A significant technological feat for China, Beijing’s accomplishment is also a reminder of the revved-up space competition among the major space powers.
By Rajaswari Pillai Rajagopalan
A few days ago, China became the second country to land on the surface of the red planet, Mars. The Chinese spacecraft Tianwen-1 landed a rover, Zhurong, on Mars to study the Martian atmosphere and geology. This is a big scientific and technological achievement for China; previously, only the United States has successfully landed on Mars. (Technically, the Soviet Union made a landing on Mars in 1971, but its Mars lander transmitted radio signals for a mere 14 seconds before it went silent).
Congratulating those who were behind the mission, Chinese President Xi Jinping said, “Thanks to your courage in the face of challenges and pursuit of excellence, China is now among the leading countries in planetary exploration.” Even as this is a significant technological feat for China and a major milestone in humanity’s exploration of space, Beijing’s accomplishment is also a reminder of the revved-up space competition among the major space powers.
China’s Tianwen-1 Mars mission was launched using its heavy-lift carrier rocket, Long March 5, from Wenchang Spacecraft Launch Site in Hainan Province in July 2020. The mission included an orbiter, a lander, and a rover and is reported to have undertaken four trajectory correction maneuvers before entering Martian orbit in February 2021. China is only the sixth to successfully get a probe to Mars, after the U.S., Soviet Union, the European Space Agency, India, and the United Arab Emirates (UAE). The latest of these missions, the UAE’s Hope Probe made it to the Mars orbit in February, too.
The Chinese spacecraft landed on a large plain located in the northern hemisphere of Mars, called the Utopia Planitia. Chinese media reports say that the mission is to “study Mars’ geological structure, soil characteristics and distribution of surface water ice, surface material composition, surface climate and environment, as well as its physical field and internal structure.” The craft has a magnetometer probe to measure the magnetic field on Mars, and a climate station to measure the temperature, pressure, wind speed, and wind direction, which will enable a closer understanding of the Martian surface meteorology.
There are three scientific payloads that will be useful in analyzing the composition of Mars. These include a multispectral camera that will be used for surveying the elements, minerals, and rock types; a Mars surface composition detector to look for hydrated minerals by vaporizing rocks and analyzing their composition; and ground-penetrating radar that can peer deeper into the surface, 10 to 100 meters down into the ground, in order to survey the soil structure and search for water ice. The primary mission is supposed to last around 90 days.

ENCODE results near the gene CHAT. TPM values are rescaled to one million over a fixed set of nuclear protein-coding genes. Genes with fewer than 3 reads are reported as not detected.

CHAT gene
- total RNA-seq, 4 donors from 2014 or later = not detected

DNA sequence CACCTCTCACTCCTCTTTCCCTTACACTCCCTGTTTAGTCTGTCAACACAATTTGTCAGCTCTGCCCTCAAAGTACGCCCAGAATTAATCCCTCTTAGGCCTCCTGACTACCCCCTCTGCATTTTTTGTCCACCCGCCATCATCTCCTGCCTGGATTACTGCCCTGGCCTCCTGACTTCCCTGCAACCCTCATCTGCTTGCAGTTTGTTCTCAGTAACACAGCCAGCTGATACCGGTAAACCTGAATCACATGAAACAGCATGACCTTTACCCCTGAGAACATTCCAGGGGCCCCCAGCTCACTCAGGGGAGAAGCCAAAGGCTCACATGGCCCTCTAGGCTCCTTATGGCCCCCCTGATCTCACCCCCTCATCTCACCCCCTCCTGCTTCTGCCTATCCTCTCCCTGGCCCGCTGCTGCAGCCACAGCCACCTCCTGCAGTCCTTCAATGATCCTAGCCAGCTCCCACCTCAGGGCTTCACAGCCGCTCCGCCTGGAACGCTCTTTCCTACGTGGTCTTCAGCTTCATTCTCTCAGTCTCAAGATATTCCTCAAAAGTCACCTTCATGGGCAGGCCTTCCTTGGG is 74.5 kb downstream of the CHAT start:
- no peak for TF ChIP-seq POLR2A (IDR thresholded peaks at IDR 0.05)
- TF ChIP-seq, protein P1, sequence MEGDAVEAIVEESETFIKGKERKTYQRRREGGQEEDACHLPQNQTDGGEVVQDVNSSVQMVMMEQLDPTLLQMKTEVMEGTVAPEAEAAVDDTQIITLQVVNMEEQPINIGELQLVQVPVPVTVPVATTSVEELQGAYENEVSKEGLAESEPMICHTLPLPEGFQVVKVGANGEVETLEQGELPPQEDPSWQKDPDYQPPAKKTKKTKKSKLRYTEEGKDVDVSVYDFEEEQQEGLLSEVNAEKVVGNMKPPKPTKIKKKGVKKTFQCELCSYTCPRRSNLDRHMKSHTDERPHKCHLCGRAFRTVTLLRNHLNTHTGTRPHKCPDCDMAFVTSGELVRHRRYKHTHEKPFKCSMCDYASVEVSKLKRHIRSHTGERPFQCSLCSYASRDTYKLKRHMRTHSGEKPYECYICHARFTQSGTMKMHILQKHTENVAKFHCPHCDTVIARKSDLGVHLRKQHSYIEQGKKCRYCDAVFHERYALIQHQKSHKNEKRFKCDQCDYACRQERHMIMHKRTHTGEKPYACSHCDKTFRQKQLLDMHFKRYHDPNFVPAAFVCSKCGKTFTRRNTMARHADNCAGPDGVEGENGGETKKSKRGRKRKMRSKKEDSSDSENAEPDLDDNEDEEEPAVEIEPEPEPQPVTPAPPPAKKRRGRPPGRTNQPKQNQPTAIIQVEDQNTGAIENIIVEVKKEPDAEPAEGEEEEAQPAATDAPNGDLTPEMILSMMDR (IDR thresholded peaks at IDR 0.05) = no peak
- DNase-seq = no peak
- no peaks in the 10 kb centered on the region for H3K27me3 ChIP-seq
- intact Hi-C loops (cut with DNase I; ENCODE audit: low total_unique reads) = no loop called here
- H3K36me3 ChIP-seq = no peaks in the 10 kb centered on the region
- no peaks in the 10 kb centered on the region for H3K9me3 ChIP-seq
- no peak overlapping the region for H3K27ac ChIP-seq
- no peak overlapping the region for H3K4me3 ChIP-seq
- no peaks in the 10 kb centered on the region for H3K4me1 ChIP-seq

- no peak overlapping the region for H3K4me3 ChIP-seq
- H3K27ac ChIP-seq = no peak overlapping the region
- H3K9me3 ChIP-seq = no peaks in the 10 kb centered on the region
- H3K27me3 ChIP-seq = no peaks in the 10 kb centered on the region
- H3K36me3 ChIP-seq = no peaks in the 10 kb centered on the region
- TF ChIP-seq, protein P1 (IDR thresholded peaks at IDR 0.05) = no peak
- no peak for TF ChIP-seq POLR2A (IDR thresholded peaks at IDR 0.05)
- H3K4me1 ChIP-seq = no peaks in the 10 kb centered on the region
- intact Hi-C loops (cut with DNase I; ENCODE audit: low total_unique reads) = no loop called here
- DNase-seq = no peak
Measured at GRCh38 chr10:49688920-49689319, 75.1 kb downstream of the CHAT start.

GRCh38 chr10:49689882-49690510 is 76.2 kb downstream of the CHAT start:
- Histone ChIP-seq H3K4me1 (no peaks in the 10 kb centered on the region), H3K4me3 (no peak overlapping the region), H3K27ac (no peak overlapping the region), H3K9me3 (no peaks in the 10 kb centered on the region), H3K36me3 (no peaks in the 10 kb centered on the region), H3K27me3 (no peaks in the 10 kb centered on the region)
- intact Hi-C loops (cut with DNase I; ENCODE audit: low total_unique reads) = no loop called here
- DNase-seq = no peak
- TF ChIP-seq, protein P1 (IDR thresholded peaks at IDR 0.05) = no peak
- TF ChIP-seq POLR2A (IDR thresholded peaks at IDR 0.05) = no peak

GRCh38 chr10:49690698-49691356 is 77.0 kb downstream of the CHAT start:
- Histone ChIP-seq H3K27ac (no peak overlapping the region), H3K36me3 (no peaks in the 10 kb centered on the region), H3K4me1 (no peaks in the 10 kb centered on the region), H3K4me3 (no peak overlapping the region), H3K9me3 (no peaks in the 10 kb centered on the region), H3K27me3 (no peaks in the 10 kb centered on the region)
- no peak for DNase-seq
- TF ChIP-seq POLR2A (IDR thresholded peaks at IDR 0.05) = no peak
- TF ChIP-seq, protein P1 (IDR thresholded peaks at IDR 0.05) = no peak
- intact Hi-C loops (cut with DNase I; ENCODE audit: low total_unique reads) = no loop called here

As for China’s future plans, Andrew Jones notes in the National Geographic that the Tianwen-1 mission is an excellent steppingstone for its next Mars mission around 2028, which involves a sample return attempt. China’s ambitious plans also include undertaking a Jupiter probe, with a possible landing on one of its moons, Callisto.
What the Chinese accomplishment also demonstrates is that after several decades, outer space is seeing a return of competition among the great powers. It is difficult not to visualize the beginning of a new space race, with the desire to achieve “firsts” as during the Cold War days between the United States and the Soviet Union. The difference, of course, is that today’s competition is between the U.S. and China, a relatively new player, which is making every effort to prove itself as a scientific and technological powerhouse comparable to the United States. China under Xi is driven by a new sense of techno-nationalism, which is likely to keep the pressure on not just the U.S. to maintain its superiority but also on others to step their space competitiveness. India’s Mars orbiter mission in 2014 was indicative of this competition, too. India wanted to be the first Asian country to complete a successful Mars mission in its first attempt.
China’s Mars mission, as well as its future plans, will drive further competition in the Indo-Pacific and beyond. On the positive side, such competition can lead to greater investment in space science and technology and innovation, which will have additional benefits for all. On the other hand, this will be yet another arena for power politics. It is also likely that China’s achievement will lead to greater collaboration between other major spacefaring nations such as India, the U.S., Australia, and Japan. India is making efforts to step up cooperation with each of its Quad partners bilaterally, but we should not be surprised if these bilateral partnerships coalesce into a Quad space network. Such political competition will likely have negative effects, especially on governing this global common. Coming at a time when global governance of space is already facing myriad challenges, more political competition is not necessarily good news.
This article originally appeared in The Diplomat